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Title: Photochemical reactions between mercury (Hg) and dissolved organic matter decrease Hg bioavailability and methylation

Abstract

Atmospheric deposition of mercury (Hg) to surface water is one of the dominant sources of Hg in aquatic environments and ultimately drives methylmercury (MeHg) toxin accumulation in fish. It is known that freshly deposited Hg is more readily methylated by microorganisms than aged or preexisting Hg; however the underlying mechanism of this process is unclear. Here we report that Hg bioavailability is decreased by photochemical reactions between Hg and dissolved organic matter (DOM) in water. Photo-irradiation of Hg-DOM complexes results in loss of Sn(II)-reducible (i.e. reactive) Hg and up to an 80% decrease in MeHg production by the methylating bacterium Geobacter sulfurreducens PCA. Loss of reactive Hg proceeded at a faster rate with a decrease in the Hg to DOM ratio and is attributed to the possible formation of mercury sulfide (HgS). Lastly, these results suggest a new pathway of abiotic photochemical formation of HgS in surface water and provide a mechanism whereby freshly deposited Hg is readily methylated but, over time, progressively becomes less available for microbial uptake and methylation.

Authors:
 [1];  [2];  [2];  [2];  [2];  [3];  [2];  [4];  [5];  [4]; ORCiD logo [2]
  1. Oak Ridge National Lab. (ORNL), Oak Ridge, TN (United States). Environmental Sciences Division; Univ. of Science and Technology of China, Hefei (China). Dept. of Chemistry
  2. Oak Ridge National Lab. (ORNL), Oak Ridge, TN (United States). Environmental Sciences Division
  3. Oak Ridge National Lab. (ORNL), Oak Ridge, TN (United States). Environmental Sciences Division; Sun Yat-Sen University, Guangzhou (China). School of Environmental Science and Engineering
  4. Univ. of Science and Technology of China, Hefei (China). Dept. of Chemistry
  5. Oak Ridge National Lab. (ORNL), Oak Ridge, TN (United States). Environmental Sciences Division; Pacific Northwest National Lab. (PNNL), Richland, WA (United States). Environmental Molecular Sciences Lab.
Publication Date:
Research Org.:
Oak Ridge National Lab. (ORNL), Oak Ridge, TN (United States)
Sponsoring Org.:
USDOE Office of Science (SC), Biological and Environmental Research (BER) (SC-23)
OSTI Identifier:
1343495
Alternate Identifier(s):
OSTI ID: 1397819
Grant/Contract Number:  
AC05-00OR22725
Resource Type:
Accepted Manuscript
Journal Name:
Environmental Pollution
Additional Journal Information:
Journal Volume: 220; Journal Issue: PB; Journal ID: ISSN 0269-7491
Publisher:
Elsevier
Country of Publication:
United States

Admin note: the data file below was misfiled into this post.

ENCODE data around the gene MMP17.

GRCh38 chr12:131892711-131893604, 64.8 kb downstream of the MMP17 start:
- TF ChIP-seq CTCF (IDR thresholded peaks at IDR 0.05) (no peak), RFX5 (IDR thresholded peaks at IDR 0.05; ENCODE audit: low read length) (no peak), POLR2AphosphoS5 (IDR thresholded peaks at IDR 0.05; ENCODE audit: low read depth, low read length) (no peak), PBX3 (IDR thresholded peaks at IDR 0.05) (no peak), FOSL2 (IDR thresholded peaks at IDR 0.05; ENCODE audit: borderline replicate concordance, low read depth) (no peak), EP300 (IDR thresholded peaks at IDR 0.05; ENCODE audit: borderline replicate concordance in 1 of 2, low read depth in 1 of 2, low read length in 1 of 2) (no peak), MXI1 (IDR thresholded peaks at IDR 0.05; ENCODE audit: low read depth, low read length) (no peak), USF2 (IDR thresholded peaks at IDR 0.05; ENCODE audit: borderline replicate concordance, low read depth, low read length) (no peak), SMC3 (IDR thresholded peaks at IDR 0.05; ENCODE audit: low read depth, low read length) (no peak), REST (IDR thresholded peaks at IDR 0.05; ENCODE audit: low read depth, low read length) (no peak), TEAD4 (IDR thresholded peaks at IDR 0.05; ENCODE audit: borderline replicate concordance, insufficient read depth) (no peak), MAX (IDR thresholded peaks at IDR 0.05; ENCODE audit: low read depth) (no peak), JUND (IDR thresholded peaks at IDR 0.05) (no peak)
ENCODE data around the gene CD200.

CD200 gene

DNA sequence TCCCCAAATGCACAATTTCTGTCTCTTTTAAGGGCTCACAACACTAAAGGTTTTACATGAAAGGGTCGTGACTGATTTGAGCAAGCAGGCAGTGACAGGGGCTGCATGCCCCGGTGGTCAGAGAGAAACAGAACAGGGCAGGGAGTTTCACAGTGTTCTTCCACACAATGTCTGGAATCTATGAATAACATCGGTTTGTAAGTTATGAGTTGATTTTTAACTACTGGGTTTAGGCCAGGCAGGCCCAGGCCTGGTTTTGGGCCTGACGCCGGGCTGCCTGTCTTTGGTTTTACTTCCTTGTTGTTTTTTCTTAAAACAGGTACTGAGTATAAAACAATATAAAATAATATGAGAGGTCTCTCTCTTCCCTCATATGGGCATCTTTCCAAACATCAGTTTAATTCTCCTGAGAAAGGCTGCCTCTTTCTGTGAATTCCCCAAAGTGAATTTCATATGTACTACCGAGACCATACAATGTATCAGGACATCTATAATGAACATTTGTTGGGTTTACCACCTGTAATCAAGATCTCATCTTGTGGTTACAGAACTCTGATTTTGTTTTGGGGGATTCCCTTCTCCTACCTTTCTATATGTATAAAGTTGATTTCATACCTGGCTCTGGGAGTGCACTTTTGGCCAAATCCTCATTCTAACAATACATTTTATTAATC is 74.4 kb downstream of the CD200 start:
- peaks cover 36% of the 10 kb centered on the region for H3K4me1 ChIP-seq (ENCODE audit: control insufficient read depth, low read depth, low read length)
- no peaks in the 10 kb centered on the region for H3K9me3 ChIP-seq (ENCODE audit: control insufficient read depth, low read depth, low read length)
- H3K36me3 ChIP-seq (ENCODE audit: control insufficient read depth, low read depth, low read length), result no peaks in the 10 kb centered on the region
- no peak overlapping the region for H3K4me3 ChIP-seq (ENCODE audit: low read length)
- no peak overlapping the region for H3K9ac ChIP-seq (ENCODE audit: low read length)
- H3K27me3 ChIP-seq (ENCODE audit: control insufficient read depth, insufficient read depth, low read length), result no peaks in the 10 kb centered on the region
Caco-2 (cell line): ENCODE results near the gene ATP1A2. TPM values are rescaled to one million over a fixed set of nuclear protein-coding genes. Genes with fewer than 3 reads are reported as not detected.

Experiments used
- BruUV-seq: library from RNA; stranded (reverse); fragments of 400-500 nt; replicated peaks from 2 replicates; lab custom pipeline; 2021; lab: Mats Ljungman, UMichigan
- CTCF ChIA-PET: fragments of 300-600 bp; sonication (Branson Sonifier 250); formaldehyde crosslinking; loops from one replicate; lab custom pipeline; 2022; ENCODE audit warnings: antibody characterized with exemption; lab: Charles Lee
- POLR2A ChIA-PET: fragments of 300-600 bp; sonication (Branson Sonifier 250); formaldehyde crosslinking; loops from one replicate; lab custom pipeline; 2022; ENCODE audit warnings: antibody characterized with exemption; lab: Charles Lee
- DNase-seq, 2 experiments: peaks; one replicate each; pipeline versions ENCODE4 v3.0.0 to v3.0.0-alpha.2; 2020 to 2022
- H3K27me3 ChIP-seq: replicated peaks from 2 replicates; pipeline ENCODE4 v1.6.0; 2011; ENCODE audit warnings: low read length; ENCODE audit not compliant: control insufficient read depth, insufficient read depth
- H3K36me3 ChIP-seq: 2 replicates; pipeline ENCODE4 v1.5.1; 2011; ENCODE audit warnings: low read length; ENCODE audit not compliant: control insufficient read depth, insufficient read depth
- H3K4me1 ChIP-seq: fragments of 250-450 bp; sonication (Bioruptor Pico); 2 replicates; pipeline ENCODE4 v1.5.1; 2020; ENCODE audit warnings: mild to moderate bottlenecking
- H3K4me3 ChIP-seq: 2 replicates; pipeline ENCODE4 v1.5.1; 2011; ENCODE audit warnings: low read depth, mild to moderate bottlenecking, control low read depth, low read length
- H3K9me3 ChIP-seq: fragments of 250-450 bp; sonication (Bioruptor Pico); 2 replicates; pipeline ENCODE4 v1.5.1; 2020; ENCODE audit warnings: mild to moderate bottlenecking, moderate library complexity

Language:
English
Subject:
54 ENVIRONMENTAL SCIENCES; 59 BASIC BIOLOGICAL SCIENCES; Dissolved organic matter; Hg-DOM photolysis; Methylmercury; Biogeochemical transformation; HgS precipitation

Citation Formats

Luo, Hong-Wei, Yin, Xiangping, Jubb, Aaron M., Chen, Hongmei, Lu, Xia, Zhang, Weihua, Lin, Hui, Yu, Han-Qing, Liang, Liyuan, Sheng, Guo-Ping, and Gu, Baohua. Photochemical reactions between mercury (Hg) and dissolved organic matter decrease Hg bioavailability and methylation. United States: N. p., 2016. Web. doi:10.1016/j.envpol.2016.10.099.
Luo, Hong-Wei, Yin, Xiangping, Jubb, Aaron M., Chen, Hongmei, Lu, Xia, Zhang, Weihua, Lin, Hui, Yu, Han-Qing, Liang, Liyuan, Sheng, Guo-Ping, & Gu, Baohua. Photochemical reactions between mercury (Hg) and dissolved organic matter decrease Hg bioavailability and methylation. United States. doi:10.1016/j.envpol.2016.10.099.
Luo, Hong-Wei, Yin, Xiangping, Jubb, Aaron M., Chen, Hongmei, Lu, Xia, Zhang, Weihua, Lin, Hui, Yu, Han-Qing, Liang, Liyuan, Sheng, Guo-Ping, and Gu, Baohua. Wed . "Photochemical reactions between mercury (Hg) and dissolved organic matter decrease Hg bioavailability and methylation". United States. doi:10.1016/j.envpol.2016.10.099. https://www.osti.gov/servlets/purl/1343495.
@article{osti_1343495,
title = {Photochemical reactions between mercury (Hg) and dissolved organic matter decrease Hg bioavailability and methylation},
author = {Luo, Hong-Wei and Yin, Xiangping and Jubb, Aaron M. and Chen, Hongmei and Lu, Xia and Zhang, Weihua and Lin, Hui and Yu, Han-Qing and Liang, Liyuan and Sheng, Guo-Ping and Gu, Baohua},
abstractNote = {Atmospheric deposition of mercury (Hg) to surface water is one of the dominant sources of Hg in aquatic environments and ultimately drives methylmercury (MeHg) toxin accumulation in fish. It is known that freshly deposited Hg is more readily methylated by microorganisms than aged or preexisting Hg; however the underlying mechanism of this process is unclear. Here we report that Hg bioavailability is decreased by photochemical reactions between Hg and dissolved organic matter (DOM) in water. Photo-irradiation of Hg-DOM complexes results in loss of Sn(II)-reducible (i.e. reactive) Hg and up to an 80% decrease in MeHg production by the methylating bacterium Geobacter sulfurreducens PCA. Loss of reactive Hg proceeded at a faster rate with a decrease in the Hg to DOM ratio and is attributed to the possible formation of mercury sulfide (HgS). Lastly, these results suggest a new pathway of abiotic photochemical formation of HgS in surface water and provide a mechanism whereby freshly deposited Hg is readily methylated but, over time, progressively becomes less available for microbial uptake and methylation.},
doi = {10.1016/j.envpol.2016.10.099},
journal = {Environmental Pollution},
number = PB,
volume = 220,
place = {United States},
year = {2016},
month = {11}
}

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